What should we make of the administration’s tenants rights announcement?
How can we get more accessory dwelling units built, keep them affordable, and make them forces for increasing racial equity?
Rent for Moms is a fundraising campaign looking to help 50 single Black moms in select cities retain or obtain housing by Christmas. Under...
The article originally published at this url, "Inflation Is Raising Rents—But Not How You Think," has been removed because we have determined that it...
In "Tenant Power Returns," Shelterforce examines how the energy and focus in the housing world is returning to tenant organizing.
Co-op City in the Bronx is the size of a small city—as well as a decades old housing co-op and an island of comparative affordability. How did it come about?
New research shows that smaller community-based development organizations in particular are hanging on but facing financial challenges.
Though Joseph’s House is lauded for its non-judgmental and harm-reduction principles, the shelter’s staff say they need a larger voice in how it’s run.
It's a wonky term with real-life consequences. At its most basic level, the "financialization of housing" means treating a home like a financial asset first, and a place to live second. But there are many more perspectives.
Housing has become less about shelter and more about extracting profit. How has that way of thinking changed the market and what are housing advocates trying to do about it? In our new series—Homes or Cash Cows—Shelterforce explores the financialization of housing.
In our new series—ADUs Explained—we’ll look at some of the major policy considerations in legalizing accessory dwelling units, how they get built and financed, and the role they can play in our affordable housing landscape.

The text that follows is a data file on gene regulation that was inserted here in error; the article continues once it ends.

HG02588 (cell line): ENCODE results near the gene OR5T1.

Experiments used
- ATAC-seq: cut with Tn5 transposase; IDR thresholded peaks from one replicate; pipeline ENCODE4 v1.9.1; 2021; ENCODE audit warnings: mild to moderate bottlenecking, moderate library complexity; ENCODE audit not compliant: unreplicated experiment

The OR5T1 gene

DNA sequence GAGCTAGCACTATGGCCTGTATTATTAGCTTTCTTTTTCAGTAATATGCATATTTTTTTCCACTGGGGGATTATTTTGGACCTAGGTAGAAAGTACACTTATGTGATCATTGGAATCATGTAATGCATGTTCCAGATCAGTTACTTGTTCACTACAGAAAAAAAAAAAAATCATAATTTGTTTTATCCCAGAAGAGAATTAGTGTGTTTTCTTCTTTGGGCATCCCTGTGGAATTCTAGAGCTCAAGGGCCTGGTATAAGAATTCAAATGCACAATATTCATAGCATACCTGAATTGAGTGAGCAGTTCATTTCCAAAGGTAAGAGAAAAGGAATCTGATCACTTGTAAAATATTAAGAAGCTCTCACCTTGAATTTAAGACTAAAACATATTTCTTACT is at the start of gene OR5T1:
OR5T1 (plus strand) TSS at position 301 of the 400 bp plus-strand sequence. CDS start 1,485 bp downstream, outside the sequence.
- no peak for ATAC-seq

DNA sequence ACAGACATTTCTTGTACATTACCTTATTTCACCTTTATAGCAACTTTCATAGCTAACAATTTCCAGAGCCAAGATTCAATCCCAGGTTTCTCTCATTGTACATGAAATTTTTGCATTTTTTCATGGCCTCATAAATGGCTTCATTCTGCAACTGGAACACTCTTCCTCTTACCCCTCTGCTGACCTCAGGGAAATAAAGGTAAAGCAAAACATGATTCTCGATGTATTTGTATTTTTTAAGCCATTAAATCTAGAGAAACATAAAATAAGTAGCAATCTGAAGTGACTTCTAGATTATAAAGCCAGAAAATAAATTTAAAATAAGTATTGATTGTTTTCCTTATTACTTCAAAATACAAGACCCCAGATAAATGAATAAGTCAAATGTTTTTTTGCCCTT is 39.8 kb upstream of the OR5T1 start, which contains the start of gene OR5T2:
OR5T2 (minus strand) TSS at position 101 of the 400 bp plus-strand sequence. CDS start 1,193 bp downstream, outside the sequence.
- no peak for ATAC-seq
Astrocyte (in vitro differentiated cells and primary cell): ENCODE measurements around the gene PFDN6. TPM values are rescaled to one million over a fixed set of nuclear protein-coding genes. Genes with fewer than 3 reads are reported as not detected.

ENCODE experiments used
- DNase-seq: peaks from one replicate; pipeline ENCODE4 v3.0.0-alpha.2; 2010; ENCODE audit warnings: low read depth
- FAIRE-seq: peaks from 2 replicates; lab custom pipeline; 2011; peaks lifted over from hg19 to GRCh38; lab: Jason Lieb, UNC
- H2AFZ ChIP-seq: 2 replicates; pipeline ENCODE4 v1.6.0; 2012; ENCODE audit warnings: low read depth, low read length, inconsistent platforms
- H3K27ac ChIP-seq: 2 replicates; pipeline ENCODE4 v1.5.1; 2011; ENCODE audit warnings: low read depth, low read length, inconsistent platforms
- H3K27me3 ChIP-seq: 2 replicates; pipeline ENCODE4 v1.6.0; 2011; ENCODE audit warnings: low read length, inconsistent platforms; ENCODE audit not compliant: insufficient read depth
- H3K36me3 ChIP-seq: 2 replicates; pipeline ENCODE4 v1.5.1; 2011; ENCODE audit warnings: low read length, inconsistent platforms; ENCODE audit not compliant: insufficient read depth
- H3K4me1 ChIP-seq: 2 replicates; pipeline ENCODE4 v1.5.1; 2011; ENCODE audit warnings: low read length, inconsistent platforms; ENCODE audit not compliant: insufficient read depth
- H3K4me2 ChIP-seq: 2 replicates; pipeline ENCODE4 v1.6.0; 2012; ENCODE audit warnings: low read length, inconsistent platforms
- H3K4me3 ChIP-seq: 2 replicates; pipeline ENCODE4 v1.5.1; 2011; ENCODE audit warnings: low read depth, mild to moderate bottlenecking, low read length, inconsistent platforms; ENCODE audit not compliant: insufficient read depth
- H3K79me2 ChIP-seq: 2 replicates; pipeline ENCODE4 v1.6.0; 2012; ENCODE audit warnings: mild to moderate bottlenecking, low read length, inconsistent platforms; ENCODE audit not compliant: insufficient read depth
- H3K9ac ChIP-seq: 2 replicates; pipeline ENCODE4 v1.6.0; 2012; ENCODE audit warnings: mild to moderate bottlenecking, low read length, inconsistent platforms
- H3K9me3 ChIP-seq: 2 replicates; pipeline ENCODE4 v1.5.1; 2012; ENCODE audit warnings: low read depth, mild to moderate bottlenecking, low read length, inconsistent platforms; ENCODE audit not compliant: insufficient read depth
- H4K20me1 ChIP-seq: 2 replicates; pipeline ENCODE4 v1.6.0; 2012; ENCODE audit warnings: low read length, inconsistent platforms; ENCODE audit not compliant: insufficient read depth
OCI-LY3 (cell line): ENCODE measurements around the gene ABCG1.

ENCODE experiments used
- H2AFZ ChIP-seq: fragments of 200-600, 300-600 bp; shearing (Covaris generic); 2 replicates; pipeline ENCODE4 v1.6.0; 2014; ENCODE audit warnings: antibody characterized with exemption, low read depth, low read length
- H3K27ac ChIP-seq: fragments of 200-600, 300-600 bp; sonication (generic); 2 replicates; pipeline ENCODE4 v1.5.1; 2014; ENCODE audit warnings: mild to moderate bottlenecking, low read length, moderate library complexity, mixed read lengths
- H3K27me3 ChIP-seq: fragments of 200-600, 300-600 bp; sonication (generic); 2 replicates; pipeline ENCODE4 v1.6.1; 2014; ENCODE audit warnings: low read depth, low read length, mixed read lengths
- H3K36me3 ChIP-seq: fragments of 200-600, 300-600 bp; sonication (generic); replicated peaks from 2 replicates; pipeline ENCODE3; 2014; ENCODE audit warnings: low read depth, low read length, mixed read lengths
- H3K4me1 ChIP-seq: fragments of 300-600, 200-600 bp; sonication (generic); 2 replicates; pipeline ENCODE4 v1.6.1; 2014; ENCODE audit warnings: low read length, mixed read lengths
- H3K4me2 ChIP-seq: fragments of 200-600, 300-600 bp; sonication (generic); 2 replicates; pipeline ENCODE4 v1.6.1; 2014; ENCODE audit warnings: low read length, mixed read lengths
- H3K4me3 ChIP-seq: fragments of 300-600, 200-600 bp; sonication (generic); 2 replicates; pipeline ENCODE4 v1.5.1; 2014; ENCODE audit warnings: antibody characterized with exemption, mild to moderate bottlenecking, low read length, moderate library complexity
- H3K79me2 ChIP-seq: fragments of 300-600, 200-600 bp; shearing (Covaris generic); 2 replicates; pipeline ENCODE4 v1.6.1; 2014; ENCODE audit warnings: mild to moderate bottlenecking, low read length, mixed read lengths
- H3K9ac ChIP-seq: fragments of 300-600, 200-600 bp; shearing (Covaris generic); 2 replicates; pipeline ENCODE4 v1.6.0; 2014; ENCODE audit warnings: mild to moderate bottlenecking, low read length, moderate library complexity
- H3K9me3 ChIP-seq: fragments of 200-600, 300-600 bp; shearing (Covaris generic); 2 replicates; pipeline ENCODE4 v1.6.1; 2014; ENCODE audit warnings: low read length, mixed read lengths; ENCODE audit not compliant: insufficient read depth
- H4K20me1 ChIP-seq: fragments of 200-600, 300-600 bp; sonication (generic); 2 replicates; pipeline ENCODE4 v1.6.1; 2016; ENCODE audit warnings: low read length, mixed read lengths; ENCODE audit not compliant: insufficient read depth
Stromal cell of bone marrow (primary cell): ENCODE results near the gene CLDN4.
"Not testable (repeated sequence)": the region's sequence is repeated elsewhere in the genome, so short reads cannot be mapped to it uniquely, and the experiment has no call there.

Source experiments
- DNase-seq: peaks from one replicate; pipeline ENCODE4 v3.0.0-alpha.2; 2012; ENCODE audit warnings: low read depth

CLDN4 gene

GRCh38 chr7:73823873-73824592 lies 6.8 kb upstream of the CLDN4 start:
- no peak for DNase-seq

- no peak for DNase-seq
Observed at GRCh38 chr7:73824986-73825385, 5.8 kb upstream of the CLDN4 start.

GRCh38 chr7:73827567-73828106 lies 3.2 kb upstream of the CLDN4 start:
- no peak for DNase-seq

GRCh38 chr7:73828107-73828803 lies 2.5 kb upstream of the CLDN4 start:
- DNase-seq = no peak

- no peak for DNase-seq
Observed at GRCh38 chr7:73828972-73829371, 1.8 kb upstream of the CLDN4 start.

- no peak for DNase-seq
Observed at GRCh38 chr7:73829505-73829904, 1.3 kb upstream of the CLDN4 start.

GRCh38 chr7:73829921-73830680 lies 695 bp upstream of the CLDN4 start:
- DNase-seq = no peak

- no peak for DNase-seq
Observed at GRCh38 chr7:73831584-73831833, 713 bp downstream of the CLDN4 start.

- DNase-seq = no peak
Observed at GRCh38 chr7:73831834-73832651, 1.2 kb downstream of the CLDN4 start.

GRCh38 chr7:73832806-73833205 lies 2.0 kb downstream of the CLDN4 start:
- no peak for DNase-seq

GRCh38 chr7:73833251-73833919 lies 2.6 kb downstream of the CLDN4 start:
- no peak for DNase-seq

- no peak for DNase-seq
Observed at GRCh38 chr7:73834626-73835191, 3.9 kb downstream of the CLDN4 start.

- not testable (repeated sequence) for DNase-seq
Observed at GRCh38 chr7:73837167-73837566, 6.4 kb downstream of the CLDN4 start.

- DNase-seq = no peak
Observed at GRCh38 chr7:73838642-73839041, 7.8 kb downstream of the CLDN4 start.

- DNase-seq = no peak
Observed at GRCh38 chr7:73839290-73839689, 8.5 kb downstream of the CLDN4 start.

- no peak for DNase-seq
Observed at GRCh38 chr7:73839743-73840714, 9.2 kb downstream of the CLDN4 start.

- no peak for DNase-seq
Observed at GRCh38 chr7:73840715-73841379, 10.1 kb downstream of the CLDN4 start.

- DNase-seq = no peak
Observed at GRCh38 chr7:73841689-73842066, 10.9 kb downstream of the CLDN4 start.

Programs that help households of color buy homes haven't made much of a dent in the racial wealth gap. But some strategies could generate better outcomes for buyers.
Despite the hopes pinned on it, homeownership is currently too affected by racism at every turn to be an equalizer.
A lot of conversations about the racial wealth gap focuses too much on homeownership as the only solution. It's much more complex. Shelterforce's Miriam Axel-Lute talks with Anne Price, president of the Insight Center for Community Economic Development.
We’ve been carrying out asset-building strategies for decades now, but the wealth gap has not shrunk. What needs to be done about it?
NIMBYism is often expressed as concerns about crime, congestion, schools, property values, and “quality of life.” But when developments are built these fears rarely come to pass.
Experiments to lower construction costs, from reusing shipping containers to 3D printing walls, have been happening for years. But are any of these approaches able to provide meaningful savings at scale?
From Katrina to COVID to Ida, the director of Housing NOLA talks about FEMA, communications systems, racism, and resiliency.
The word "gentrification" has become a widespread and highly debated term. We’ve found that there are (at least) four broad kinds of things that people mean when they say they are concerned about “gentrification."
When a CLT grows, the “community” it represents can sometimes be more difficult to define. But to some extent it always was.